\ Building Biodiversity into Architectural Design

Building Biodiversity into Architectural Design.

As sustainability becomes increasingly important within the architectural world, our architects, interior designers and of course our landscape designers, are seeking innovative ways to design projects that benefit both the homeowners and the environment.


Our approach brings sustainability and ecology to the forefront of our projects, realising that we have a unique opportunity to amplify biodiversity through thoughtful design principles. Across all three of our divisions, we are working to design schemes that maintain and enhance local ecosystems.

Meadow View Garden Spring Time ©EllieWalpole-LR-99

The Importance of considering Biodiversity.

With the introduction of the mandatory Biodiversity Net Gain (BNG) in UK Planning earlier in 2024, designers must take extra steps to ensure the natural environments of project sites are left in measurably better conditions than previously.

Our landscape designers are already embracing the principles of BNG and have been doing so successfully since our Landscape Design Studio was established; we were thrilled to be recognised at the ProLandscaper Sustainability & Biodiversity Award in the Best Domestic Garden category in 2023. Whilst this is a major achievement for our Practice, we continue working towards translating this knowledge into the work of our Architecture and Interior Design teams.

As of today, less than 5% of new buildings are net zero, and even less are built considering biodiversity, as stated in a 2023 IEA report. Within the realm of residential design, biodiversity can often be one of the lesser priorities, but it is an essential element of ensuring the sustainability of our world’s ecosystems.

In the UK, insect populations have suffered a drastic decline in numbers – a report published by an alliance of Wildlife Trusts showed the loss of 50% of our insects since 1970.

We know that building biodiversity into our projects – from the very early stages – requires interdisciplinary collaboration.  Hence, we regularly engage with ecologists and conservationists early in the design process to leverage their expertise and ensure that our designs align with conservation goals.

We are continually looking for opportunities to promote biodiversity-conscious design principles to our clients, educating them about the benefits of integrating nature into the built environment and inspiring them to prioritise sustainability in their projects.

How will your home be designed for Biodiversity?

At HollandGreen, we ensure your project is designed and built with biodiversity in mind. Our aim is for every commission to go beyond the basic concepts of sustainable architecture, to holistically integrate ecological resistance and biodiversity into the design.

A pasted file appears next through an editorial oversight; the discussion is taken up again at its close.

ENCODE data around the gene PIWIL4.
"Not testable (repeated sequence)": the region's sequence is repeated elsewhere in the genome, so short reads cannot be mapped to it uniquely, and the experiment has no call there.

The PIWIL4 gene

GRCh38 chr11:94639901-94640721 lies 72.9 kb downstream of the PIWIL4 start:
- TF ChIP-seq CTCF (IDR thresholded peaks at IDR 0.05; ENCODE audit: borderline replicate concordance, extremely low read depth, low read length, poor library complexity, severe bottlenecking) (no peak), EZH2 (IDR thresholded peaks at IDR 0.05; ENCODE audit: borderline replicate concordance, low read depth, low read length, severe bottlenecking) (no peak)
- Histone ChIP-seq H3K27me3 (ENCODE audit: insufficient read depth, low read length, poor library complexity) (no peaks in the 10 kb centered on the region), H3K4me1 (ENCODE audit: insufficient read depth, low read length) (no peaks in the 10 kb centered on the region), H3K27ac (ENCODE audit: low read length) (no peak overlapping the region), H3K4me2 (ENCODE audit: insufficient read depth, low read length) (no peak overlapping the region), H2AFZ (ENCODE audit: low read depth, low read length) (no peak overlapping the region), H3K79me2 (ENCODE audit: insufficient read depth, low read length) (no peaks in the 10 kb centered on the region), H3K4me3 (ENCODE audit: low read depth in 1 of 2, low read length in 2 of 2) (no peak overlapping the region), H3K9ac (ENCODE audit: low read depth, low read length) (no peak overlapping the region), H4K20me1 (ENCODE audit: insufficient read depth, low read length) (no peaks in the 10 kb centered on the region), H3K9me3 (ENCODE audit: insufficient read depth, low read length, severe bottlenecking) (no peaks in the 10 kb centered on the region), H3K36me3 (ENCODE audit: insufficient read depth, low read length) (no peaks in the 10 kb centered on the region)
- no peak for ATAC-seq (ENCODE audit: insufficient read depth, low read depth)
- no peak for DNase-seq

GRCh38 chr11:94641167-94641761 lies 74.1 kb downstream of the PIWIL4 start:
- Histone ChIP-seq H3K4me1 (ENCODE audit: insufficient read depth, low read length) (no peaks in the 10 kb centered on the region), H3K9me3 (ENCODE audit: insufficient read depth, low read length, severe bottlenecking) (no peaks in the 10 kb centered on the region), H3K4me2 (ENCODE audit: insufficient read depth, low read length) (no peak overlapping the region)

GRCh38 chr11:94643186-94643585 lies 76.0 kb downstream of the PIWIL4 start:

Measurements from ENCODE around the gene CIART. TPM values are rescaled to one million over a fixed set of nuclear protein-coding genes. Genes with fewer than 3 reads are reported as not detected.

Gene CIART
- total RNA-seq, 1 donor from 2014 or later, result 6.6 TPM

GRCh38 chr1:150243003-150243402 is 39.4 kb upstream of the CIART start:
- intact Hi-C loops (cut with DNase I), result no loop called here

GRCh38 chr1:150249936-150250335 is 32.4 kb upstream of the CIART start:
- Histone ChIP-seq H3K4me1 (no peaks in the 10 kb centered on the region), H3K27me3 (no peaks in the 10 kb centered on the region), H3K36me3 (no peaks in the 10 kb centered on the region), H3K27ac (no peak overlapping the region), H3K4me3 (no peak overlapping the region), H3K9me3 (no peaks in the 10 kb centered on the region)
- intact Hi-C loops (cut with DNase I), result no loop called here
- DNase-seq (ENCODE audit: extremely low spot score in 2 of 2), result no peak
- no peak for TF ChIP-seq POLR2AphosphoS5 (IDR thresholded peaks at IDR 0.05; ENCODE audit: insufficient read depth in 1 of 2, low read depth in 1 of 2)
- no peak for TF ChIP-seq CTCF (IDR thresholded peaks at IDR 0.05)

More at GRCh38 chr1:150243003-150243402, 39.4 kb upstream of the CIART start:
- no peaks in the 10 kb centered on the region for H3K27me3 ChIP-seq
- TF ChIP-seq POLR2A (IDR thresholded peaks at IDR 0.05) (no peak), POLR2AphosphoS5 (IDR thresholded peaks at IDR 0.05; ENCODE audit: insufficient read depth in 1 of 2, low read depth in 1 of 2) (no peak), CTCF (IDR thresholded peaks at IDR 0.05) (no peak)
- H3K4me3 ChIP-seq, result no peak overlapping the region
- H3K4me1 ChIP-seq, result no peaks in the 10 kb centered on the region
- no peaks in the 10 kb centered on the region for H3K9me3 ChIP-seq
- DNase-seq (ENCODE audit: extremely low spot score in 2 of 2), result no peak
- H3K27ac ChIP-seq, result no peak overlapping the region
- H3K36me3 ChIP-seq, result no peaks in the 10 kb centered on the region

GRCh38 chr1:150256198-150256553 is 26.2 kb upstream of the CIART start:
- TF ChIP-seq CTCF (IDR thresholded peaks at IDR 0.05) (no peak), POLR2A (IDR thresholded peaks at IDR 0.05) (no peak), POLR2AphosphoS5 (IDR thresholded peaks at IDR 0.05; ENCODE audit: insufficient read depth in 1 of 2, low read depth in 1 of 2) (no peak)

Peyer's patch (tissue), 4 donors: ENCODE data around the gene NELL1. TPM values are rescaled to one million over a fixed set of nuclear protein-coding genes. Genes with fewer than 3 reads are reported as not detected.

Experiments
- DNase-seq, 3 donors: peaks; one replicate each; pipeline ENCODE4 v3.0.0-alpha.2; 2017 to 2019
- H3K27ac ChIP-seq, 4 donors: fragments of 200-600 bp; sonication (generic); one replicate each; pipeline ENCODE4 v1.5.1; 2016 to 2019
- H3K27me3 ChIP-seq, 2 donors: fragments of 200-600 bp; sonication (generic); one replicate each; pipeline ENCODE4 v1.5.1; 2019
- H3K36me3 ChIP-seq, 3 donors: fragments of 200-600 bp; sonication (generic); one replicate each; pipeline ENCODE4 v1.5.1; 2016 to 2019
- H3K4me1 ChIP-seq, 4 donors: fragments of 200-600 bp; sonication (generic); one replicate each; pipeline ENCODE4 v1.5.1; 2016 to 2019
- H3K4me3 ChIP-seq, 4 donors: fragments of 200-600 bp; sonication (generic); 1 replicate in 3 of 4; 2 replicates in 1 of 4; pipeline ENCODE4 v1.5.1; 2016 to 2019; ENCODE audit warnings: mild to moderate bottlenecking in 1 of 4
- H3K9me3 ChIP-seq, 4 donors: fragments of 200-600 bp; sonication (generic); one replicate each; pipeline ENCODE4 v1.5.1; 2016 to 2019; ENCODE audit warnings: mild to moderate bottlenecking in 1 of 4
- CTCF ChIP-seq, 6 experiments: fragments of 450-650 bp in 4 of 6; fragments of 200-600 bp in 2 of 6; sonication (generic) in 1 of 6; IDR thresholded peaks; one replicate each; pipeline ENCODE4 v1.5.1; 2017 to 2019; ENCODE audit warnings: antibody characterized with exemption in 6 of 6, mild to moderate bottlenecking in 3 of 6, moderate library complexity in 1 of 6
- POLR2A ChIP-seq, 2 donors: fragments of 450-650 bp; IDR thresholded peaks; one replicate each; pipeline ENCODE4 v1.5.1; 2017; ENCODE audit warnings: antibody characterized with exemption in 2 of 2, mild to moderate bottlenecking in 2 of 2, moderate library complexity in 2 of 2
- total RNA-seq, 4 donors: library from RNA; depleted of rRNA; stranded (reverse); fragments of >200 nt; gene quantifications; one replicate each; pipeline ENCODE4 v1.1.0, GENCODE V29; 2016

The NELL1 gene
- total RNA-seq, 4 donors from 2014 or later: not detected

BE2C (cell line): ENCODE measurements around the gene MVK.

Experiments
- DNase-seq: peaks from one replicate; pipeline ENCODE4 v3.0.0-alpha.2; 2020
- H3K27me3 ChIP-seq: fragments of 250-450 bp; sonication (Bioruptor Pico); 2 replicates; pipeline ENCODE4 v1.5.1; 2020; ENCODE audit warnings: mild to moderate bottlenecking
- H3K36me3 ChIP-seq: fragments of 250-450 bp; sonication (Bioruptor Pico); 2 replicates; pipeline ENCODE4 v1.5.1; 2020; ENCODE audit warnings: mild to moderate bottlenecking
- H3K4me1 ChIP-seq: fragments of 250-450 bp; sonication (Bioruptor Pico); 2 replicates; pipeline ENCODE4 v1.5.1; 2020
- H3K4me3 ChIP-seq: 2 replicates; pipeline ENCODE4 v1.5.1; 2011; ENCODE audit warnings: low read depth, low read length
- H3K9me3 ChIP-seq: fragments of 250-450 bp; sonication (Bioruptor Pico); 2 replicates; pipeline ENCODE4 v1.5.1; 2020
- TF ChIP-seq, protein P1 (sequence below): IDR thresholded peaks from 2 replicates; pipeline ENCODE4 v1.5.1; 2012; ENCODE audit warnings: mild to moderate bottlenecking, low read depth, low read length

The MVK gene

So, what can you look out for within your new home’s design?


Each project is unique, but there are several core principles which our design teams work towards.
A Fabric First Approach: We consider the home’s orientation and envelope to maximise natural light, natural shading and ventilation where possible. Not only does this reduce energy consumption, but it can also have major health benefits on the home’s occupants.


Sustainable Materials: The UN environment programme states that in many regions, a shift to bio-based materials can save up to 40% in carbon emissions by 2050. The list of sustainable alternatives to conventional construction materials is ever growing, so we are using these where possible to minimise the environmental impact of our projects and reduce habitat destruction.


Green Space: Pockets of green space can be designed into projects from an early stage, by integrating features such as green roofs or walls. Not only do green roofs enhance the aesthetic appeal of projects, but they also provide habitats for diverse flora and fauna, hence boosting biodiversity. Permeable green areas can be complemented by water-efficient features, such as rainwater harvesting systems, to ensure the design also maximises water efficiency.


Ecological Enhancements: The UK’s Wildlife Trusts want to see at least 30% of land suitably managed for nature. This means our project sites must incorporate ecological measures such as bird boxes, bat boxes, and insect hotels where feasible. These can be both subtle and/or prominent, to suit the design.


The Bigger Picture

More than 8 out of 10 people consider biodiversity loss a serious problem and agree that solving the issue is important, as reported by a study by the European Environment Agency. Architects have the power to shape our built environment in ways that either support or diminish biodiversity. By embracing nature-inspired design principles, collaborating with experts, and advocating for sustainable practices, a future exists where architecture coexists harmoniously with the natural world. At HollandGreen, our clients’ projects are part of this.

“HollandGreen is committed to designing homes that contribute positively to global biodiversity. We make this a design priority from the beginning — not just as an afterthought.”

Stephen Green, Co-Founder and Partner, HollandGreen

What’s Next?

Get inspired by our Interior Design projects and Instagram page.

Whether you’re looking to transform your space or design an imaginative new build home or extension, we can work with you to create a space that is unique to your property and lifestyle.

As a Studio of architects, interior designers & landscape designers, we bring award-winning projects to life while taking a seamless and holistic approach to each design.